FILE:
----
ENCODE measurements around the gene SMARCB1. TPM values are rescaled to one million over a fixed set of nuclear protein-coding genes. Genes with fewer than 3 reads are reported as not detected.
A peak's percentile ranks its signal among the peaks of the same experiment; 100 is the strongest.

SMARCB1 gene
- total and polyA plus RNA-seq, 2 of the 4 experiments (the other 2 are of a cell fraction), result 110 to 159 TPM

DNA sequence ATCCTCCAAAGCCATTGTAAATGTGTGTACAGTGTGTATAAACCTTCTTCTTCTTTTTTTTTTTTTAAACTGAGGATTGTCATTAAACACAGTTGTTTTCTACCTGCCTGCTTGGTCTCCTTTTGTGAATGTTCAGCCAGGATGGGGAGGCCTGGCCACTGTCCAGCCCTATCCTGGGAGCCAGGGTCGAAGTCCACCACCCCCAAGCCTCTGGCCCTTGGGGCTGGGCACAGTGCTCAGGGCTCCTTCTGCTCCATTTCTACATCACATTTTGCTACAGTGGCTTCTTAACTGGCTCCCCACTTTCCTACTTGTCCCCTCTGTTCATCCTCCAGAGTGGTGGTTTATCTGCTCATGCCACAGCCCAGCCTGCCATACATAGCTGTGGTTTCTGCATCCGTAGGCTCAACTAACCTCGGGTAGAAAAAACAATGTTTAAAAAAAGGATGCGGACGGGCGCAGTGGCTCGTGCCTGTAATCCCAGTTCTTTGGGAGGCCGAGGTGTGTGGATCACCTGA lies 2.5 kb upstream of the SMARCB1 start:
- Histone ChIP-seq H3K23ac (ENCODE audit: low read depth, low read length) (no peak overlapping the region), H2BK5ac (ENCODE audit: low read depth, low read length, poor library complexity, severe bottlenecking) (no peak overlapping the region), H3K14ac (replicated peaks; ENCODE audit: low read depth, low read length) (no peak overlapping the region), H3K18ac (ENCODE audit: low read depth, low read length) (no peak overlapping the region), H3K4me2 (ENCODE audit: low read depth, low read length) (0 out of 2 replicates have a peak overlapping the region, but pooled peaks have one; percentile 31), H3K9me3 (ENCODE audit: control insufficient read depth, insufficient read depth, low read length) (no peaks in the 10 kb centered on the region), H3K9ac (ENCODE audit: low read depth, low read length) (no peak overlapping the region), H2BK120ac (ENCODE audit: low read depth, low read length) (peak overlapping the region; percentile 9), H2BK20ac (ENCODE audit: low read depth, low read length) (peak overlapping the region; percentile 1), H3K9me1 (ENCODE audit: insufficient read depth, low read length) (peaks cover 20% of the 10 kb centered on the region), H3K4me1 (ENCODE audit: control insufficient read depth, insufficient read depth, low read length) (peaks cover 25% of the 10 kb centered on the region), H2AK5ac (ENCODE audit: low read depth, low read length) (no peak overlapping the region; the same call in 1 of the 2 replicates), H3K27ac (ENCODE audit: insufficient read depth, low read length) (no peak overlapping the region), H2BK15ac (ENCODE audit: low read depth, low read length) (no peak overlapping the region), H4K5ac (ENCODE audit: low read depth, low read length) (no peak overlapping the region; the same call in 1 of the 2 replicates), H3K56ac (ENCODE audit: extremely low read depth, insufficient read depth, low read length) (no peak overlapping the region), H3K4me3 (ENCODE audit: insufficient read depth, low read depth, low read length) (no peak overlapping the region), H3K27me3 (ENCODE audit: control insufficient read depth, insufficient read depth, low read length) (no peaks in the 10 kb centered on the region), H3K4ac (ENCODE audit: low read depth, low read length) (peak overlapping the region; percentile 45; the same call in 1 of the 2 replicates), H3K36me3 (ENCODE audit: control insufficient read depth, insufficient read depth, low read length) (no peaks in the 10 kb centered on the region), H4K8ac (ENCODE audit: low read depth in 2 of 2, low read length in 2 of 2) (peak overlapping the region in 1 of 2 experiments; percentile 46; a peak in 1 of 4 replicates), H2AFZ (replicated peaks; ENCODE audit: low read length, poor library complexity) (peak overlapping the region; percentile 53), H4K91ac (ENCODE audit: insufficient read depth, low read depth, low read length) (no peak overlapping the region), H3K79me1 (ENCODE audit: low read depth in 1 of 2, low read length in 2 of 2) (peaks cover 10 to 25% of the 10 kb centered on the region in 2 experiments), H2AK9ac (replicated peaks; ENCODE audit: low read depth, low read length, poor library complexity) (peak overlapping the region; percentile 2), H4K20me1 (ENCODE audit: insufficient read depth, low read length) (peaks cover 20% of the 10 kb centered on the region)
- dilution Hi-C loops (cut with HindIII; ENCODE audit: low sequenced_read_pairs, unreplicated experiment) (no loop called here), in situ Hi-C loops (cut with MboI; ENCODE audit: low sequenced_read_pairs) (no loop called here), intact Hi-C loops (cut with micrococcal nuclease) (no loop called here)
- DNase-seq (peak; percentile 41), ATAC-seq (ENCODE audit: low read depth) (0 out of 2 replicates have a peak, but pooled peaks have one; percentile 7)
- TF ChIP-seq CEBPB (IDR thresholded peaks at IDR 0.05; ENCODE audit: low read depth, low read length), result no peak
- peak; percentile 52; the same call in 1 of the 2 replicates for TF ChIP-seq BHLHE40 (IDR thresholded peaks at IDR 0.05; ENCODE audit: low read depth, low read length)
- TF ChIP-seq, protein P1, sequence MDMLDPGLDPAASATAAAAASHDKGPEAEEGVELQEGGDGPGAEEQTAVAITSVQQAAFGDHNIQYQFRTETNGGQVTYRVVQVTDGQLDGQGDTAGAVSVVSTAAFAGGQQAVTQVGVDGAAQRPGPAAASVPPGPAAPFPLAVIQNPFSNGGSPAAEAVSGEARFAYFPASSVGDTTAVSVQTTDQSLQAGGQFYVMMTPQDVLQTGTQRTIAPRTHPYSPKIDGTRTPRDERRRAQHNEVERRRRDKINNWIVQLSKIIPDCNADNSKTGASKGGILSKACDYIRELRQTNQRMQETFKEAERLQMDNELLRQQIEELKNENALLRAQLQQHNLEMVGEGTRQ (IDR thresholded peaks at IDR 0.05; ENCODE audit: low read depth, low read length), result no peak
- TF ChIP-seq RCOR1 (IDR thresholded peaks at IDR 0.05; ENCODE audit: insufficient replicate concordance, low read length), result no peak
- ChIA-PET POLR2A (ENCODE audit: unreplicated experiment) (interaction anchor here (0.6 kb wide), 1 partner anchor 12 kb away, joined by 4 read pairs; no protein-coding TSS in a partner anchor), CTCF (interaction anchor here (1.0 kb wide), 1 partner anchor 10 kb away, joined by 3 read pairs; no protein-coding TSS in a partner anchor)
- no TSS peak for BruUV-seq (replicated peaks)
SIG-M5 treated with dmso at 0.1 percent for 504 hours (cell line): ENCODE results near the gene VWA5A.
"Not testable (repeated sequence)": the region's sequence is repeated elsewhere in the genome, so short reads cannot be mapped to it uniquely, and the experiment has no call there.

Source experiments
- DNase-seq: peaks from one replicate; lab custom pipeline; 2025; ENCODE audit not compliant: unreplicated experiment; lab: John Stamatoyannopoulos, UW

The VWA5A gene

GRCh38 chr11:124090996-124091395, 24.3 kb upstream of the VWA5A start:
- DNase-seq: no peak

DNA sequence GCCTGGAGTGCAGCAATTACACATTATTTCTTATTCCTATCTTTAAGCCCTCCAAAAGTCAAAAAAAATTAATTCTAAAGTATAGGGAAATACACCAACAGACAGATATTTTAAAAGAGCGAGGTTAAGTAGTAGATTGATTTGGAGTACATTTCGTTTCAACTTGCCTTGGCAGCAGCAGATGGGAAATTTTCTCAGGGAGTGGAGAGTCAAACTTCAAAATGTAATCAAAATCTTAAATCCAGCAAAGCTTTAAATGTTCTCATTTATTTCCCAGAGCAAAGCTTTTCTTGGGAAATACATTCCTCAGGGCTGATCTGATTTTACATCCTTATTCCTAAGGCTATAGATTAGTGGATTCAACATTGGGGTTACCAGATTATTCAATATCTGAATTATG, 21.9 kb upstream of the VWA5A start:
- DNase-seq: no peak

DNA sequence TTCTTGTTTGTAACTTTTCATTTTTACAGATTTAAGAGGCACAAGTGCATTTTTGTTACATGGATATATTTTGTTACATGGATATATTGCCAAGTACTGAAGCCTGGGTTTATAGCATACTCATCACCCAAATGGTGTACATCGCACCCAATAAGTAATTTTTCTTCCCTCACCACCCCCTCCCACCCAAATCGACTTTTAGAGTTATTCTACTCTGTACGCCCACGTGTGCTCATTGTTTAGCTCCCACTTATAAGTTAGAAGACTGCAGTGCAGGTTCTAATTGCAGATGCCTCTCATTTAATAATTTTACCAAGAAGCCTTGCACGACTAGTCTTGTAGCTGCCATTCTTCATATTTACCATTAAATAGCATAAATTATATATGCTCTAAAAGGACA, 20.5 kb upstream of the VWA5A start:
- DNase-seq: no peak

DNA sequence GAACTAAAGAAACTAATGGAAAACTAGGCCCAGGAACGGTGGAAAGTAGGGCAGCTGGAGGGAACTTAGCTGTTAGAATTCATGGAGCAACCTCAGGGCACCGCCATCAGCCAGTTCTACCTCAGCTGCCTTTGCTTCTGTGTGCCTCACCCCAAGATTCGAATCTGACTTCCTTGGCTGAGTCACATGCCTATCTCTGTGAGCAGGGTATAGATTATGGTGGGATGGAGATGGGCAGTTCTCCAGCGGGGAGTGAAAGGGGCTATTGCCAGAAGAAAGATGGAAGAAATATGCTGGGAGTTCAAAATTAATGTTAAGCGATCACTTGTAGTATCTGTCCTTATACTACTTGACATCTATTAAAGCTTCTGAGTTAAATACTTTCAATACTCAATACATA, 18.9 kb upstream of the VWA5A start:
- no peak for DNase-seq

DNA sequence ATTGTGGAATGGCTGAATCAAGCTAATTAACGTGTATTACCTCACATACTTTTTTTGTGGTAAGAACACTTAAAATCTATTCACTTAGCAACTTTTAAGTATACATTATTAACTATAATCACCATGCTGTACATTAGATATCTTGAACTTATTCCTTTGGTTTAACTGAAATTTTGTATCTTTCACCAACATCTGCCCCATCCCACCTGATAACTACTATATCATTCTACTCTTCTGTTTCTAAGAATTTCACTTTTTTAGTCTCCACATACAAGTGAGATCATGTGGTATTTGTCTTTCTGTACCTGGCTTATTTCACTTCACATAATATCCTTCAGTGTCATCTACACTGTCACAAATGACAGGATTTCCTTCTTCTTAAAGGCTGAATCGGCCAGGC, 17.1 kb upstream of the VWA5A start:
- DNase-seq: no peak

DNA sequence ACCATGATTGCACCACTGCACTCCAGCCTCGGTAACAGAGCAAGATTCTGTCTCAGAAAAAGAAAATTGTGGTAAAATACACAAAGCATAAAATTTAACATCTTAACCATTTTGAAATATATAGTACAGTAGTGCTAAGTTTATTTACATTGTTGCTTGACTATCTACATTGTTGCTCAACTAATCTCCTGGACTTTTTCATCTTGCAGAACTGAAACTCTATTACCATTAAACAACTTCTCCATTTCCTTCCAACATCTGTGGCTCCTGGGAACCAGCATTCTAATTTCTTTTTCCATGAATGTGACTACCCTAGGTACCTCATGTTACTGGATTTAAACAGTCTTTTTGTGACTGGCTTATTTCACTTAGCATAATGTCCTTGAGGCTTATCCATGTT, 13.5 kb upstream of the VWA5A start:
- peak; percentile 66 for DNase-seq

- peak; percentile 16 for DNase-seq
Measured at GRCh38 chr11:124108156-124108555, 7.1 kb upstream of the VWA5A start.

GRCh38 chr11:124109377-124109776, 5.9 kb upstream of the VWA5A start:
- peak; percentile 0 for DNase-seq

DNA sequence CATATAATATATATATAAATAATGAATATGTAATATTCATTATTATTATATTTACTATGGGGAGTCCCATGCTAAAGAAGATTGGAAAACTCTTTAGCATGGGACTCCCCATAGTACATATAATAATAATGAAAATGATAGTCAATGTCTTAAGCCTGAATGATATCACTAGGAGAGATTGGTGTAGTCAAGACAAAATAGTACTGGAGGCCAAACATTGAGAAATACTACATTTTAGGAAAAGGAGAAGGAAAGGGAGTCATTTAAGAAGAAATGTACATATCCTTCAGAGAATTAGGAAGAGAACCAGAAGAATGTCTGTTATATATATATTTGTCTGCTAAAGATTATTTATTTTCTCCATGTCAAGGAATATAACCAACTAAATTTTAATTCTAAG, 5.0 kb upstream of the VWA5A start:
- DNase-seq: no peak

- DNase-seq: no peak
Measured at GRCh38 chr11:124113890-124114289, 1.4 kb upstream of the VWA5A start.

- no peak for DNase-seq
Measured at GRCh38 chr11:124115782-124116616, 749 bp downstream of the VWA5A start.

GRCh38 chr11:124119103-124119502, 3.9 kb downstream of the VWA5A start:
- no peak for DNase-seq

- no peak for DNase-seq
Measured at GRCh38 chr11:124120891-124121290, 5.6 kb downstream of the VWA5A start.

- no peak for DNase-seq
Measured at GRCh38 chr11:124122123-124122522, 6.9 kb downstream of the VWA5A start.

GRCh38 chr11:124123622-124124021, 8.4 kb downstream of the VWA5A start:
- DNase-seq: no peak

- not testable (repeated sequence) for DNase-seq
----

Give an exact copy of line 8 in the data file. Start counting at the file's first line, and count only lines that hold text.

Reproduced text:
- DNase-seq (peak; percentile 41), ATAC-seq (ENCODE audit: low read depth) (0 out of 2 replicates have a peak, but pooled peaks have one; percentile 7)